5- Algiers: "S/T"

 Matador records is released this, but not doing much else to promote it. Good thing for the band they have a unique sound that should set them apart.  They formed in Atlanta, but like most other good music Atlanta doesn't know what to think of it so they relocated to varied parts of the world meeting up again in New York. They do take string synths that are slightly goth and set them as a backdrop to the gospel dirge. The singer's husky soulful voice has more rawness to it than I expected and it sits in a bizarre juxtaposition to the noisy industrial clanging that it emotes over. Sometimes it sounds like the rest of the band is going to go along with him and start busting out some 60s soul from within the din. fitting comparison to this band would be they fuse dark electronica to gospel in the same way Chelsea Wolfe has done it with folk. Lyrically I think any religious imagery is being used as a metaphor. If you have any inkling in regards to my spiritual path based on my writing for Cvlt Nation then it should be clear that if this was a christian band I would not give them the time of day. Without a doubt this is an excellent piece of work that was well worth the searching it took to hunt this down.

4- Nadine Shah: "Fast Food"

 So many of these new post-punk revival bands are jacking from Siouxsie, but they are only latching onto one element of what  she does.  Nadine might be jacking from Siouxsie, but at least it's a different aspect of Siouxsie that is a path less travelled. The album opens up in a more straight forward manner than I suspected. It still has air-tight song writing.There is an interesting tone to album that juggles an androgynous longing in the lyrics and their delivery. I have no problem just keeping this album on and letting it play.

3-Marriages: "Salome "

This trio spawned off of the Red Sparrows and have been killing the stage opening for the likes of Chelsea Wolfe after releasing the impressive "Kitsune". The first thing that grabs your attention this go around is their singer. Her singing gets the most improved award for the album. Not that she was a bad singer before, her vocals have really stepped up to the next level and given the space to be used as an instrument just as impressive as the guitar, bass or drums. She was a more purring alto, which she flexes into some vocal lines that are more aggressive that the guitar that has taken on an even more dreamy quality time time around. At times this gives them more in common with A Perfect Circle or Tori Amos then the Russian Circles post-rock they brewed before. Sure some of the melodies are more radio friendly, but this is a far cry from selling out. You can't blame a girl for wanting to sing. They deserve all the praise they might get for not being afraid to shed some of the pretense of post-rock and just focus on writing good vocal driven songs. Emma has stepped up to the mic with a vocal performance few albums are going to be able to beat this year.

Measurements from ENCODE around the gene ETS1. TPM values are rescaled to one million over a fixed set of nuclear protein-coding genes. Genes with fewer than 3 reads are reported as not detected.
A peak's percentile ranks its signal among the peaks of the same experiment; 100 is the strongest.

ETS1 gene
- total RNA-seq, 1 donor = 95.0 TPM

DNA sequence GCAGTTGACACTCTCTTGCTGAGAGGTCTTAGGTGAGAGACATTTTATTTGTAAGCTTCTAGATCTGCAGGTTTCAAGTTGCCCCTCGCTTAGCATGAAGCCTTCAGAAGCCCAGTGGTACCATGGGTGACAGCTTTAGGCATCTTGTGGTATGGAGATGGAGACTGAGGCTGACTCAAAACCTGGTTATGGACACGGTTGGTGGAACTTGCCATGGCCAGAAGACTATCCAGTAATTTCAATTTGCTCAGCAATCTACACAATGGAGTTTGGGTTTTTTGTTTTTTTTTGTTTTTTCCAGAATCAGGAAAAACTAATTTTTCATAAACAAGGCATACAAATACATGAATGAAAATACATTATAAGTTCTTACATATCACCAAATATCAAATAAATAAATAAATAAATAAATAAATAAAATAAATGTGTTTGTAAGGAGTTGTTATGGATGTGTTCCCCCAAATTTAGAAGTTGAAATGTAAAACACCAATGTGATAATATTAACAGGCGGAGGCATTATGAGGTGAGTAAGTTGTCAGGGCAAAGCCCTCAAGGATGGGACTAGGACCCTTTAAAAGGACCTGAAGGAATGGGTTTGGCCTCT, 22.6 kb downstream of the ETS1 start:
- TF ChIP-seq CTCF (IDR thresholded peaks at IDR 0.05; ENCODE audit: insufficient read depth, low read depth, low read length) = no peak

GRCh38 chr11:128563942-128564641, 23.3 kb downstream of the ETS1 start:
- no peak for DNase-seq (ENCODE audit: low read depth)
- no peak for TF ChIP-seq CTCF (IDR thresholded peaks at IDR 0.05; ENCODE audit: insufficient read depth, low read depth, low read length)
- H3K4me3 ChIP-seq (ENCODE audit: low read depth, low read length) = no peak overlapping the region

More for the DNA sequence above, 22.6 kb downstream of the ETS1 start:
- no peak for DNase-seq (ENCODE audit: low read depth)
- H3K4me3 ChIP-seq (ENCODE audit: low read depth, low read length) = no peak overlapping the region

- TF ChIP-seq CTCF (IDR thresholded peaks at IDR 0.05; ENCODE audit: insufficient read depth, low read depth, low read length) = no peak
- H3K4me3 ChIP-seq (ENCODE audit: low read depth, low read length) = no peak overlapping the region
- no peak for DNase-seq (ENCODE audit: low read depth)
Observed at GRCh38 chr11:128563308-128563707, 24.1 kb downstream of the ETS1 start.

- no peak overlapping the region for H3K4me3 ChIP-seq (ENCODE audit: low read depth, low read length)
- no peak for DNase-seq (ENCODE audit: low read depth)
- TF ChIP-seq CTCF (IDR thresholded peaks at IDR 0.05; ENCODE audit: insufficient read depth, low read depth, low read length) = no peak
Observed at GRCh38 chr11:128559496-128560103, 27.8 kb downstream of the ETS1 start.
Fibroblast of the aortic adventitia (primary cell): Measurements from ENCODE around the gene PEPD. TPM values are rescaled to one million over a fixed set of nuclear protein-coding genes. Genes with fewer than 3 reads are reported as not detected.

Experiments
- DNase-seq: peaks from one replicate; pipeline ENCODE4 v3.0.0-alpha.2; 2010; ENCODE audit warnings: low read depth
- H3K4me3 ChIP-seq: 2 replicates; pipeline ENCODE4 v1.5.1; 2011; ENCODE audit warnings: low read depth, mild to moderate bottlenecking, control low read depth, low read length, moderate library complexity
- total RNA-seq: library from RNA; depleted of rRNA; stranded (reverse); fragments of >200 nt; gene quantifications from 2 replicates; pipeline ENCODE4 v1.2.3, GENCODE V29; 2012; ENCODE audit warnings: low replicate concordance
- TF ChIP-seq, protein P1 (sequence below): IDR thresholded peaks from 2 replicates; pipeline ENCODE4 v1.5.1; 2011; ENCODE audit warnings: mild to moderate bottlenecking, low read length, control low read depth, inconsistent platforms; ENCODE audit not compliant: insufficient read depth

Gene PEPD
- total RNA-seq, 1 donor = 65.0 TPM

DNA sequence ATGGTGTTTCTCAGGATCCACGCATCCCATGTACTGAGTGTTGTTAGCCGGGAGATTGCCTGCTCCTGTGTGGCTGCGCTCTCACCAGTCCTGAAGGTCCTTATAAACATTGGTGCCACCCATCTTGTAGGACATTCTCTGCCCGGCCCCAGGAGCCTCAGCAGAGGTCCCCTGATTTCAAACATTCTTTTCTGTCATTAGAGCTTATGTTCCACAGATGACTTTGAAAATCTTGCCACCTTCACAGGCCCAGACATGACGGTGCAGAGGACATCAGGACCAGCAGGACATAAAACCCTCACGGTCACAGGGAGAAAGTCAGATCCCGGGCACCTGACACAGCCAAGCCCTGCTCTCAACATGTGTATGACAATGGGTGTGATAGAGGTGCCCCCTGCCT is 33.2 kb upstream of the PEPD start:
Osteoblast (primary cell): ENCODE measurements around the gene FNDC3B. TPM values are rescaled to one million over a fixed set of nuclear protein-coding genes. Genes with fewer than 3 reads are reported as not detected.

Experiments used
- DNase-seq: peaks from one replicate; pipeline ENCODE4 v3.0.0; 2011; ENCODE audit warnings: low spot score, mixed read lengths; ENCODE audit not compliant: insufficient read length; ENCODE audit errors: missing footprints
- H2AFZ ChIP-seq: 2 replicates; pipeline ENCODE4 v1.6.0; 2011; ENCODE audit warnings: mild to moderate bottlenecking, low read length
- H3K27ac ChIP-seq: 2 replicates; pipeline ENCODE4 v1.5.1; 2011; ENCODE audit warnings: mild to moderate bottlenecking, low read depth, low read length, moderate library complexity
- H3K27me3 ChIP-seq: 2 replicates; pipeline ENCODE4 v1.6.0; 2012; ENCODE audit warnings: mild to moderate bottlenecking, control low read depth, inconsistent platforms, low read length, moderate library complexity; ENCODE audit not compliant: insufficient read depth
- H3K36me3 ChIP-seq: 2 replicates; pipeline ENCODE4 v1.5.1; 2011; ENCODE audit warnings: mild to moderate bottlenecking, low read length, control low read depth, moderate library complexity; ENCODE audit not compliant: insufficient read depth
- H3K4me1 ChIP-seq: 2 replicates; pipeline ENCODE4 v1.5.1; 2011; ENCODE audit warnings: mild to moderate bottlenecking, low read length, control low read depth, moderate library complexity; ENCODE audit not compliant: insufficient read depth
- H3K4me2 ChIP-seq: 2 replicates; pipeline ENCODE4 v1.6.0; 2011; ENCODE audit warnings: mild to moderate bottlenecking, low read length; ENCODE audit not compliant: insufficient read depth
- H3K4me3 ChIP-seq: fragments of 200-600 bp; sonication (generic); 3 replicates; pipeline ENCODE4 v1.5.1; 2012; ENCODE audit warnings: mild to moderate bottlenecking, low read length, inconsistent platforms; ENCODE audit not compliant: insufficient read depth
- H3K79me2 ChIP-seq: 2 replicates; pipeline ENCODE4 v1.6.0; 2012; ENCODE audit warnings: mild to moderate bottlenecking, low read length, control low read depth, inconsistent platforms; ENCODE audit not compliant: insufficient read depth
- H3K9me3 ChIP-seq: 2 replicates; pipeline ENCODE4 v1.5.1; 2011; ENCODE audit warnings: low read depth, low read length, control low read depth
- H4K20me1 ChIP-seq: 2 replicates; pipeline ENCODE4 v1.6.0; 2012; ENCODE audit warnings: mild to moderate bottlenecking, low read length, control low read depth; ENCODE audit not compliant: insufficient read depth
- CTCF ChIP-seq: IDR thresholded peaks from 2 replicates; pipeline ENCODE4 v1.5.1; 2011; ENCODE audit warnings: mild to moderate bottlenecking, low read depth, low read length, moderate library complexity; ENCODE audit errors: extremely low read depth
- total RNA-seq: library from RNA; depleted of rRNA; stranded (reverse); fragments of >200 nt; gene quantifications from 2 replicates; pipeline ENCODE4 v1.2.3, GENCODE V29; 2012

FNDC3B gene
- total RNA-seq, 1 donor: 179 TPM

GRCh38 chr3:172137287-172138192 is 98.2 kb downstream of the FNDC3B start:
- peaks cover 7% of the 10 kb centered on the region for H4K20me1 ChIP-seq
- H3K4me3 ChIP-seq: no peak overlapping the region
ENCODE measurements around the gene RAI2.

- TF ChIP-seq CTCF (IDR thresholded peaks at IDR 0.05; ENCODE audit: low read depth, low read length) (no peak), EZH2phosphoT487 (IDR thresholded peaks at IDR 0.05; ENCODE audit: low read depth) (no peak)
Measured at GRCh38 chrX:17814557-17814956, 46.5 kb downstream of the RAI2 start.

2- Ryan Adams : "1989"

 This album served as the methadone for my Taylor Swift addiction. My wife doesn't like Taylor Swift, she is banned from being played in the car, but this album is totally acceptable. Ryan Adams who also must be a pretty big fan as well as a metal head...just look up his cover of "Holy Diver", made a bold move in covering Swift's "1989" in its entirety and the results are pretty great.He really makes these songs his own which is an impressive feat and colors them with more of a Bruce Springsteen feel.

1- Royal Thunder: " Crooked Doors"

 This band continues to evolve from the blues soaked stoner rock, they have put the Black Sabbath albums away and now have become more of an indie rock band that takes on a rough edged hard rock dynamic. On the opener "Time Machine" which the band premiered on Npr,  Parsonz puts some angry husk to her voice when the band begins to climax toward the end of the song. The band was never fully committed to being a metal band even they they had a fetish for playing with metal bands , but they have taken another step away from metal with this album. This is not a bad thing as the new direction lends it's self to a compelling array of sounds and emotive glimpses into who this band is.